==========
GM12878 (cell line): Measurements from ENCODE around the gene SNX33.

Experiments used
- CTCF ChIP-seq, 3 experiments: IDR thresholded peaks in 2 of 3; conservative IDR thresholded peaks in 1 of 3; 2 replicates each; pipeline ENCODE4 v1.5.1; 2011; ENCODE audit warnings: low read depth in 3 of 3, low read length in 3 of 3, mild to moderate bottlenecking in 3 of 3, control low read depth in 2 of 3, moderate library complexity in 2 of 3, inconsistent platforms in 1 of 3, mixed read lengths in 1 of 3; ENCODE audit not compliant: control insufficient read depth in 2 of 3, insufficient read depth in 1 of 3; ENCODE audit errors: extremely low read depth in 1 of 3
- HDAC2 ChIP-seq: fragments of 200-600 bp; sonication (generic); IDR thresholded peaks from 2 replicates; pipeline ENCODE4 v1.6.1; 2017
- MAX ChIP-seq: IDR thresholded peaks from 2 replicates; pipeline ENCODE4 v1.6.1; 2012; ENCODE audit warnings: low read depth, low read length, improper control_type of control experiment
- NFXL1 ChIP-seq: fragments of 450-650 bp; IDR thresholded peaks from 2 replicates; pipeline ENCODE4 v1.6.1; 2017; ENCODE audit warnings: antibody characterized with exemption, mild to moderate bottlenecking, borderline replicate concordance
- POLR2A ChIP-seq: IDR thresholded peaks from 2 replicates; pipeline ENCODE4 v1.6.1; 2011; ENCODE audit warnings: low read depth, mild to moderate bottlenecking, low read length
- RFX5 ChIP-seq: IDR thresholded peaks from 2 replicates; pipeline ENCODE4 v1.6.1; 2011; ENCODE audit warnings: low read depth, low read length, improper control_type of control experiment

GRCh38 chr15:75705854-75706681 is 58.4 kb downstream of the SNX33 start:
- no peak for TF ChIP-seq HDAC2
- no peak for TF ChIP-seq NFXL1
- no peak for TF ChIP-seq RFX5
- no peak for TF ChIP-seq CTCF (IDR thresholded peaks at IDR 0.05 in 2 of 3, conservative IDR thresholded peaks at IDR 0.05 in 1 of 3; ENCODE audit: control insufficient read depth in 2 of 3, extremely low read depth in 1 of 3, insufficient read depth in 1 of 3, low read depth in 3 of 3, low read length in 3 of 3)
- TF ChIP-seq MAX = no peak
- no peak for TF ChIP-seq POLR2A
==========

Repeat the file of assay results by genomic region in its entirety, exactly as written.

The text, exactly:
GM12878 (cell line): Measurements from ENCODE around the gene SNX33.

Experiments used
- CTCF ChIP-seq, 3 experiments: IDR thresholded peaks in 2 of 3; conservative IDR thresholded peaks in 1 of 3; 2 replicates each; pipeline ENCODE4 v1.5.1; 2011; ENCODE audit warnings: low read depth in 3 of 3, low read length in 3 of 3, mild to moderate bottlenecking in 3 of 3, control low read depth in 2 of 3, moderate library complexity in 2 of 3, inconsistent platforms in 1 of 3, mixed read lengths in 1 of 3; ENCODE audit not compliant: control insufficient read depth in 2 of 3, insufficient read depth in 1 of 3; ENCODE audit errors: extremely low read depth in 1 of 3
- HDAC2 ChIP-seq: fragments of 200-600 bp; sonication (generic); IDR thresholded peaks from 2 replicates; pipeline ENCODE4 v1.6.1; 2017
- MAX ChIP-seq: IDR thresholded peaks from 2 replicates; pipeline ENCODE4 v1.6.1; 2012; ENCODE audit warnings: low read depth, low read length, improper control_type of control experiment
- NFXL1 ChIP-seq: fragments of 450-650 bp; IDR thresholded peaks from 2 replicates; pipeline ENCODE4 v1.6.1; 2017; ENCODE audit warnings: antibody characterized with exemption, mild to moderate bottlenecking, borderline replicate concordance
- POLR2A ChIP-seq: IDR thresholded peaks from 2 replicates; pipeline ENCODE4 v1.6.1; 2011; ENCODE audit warnings: low read depth, mild to moderate bottlenecking, low read length
- RFX5 ChIP-seq: IDR thresholded peaks from 2 replicates; pipeline ENCODE4 v1.6.1; 2011; ENCODE audit warnings: low read depth, low read length, improper control_type of control experiment

GRCh38 chr15:75705854-75706681 is 58.4 kb downstream of the SNX33 start:
- no peak for TF ChIP-seq HDAC2
- no peak for TF ChIP-seq NFXL1
- no peak for TF ChIP-seq RFX5
- no peak for TF ChIP-seq CTCF (IDR thresholded peaks at IDR 0.05 in 2 of 3, conservative IDR thresholded peaks at IDR 0.05 in 1 of 3; ENCODE audit: control insufficient read depth in 2 of 3, extremely low read depth in 1 of 3, insufficient read depth in 1 of 3, low read depth in 3 of 3, low read length in 3 of 3)
- TF ChIP-seq MAX = no peak
- no peak for TF ChIP-seq POLR2A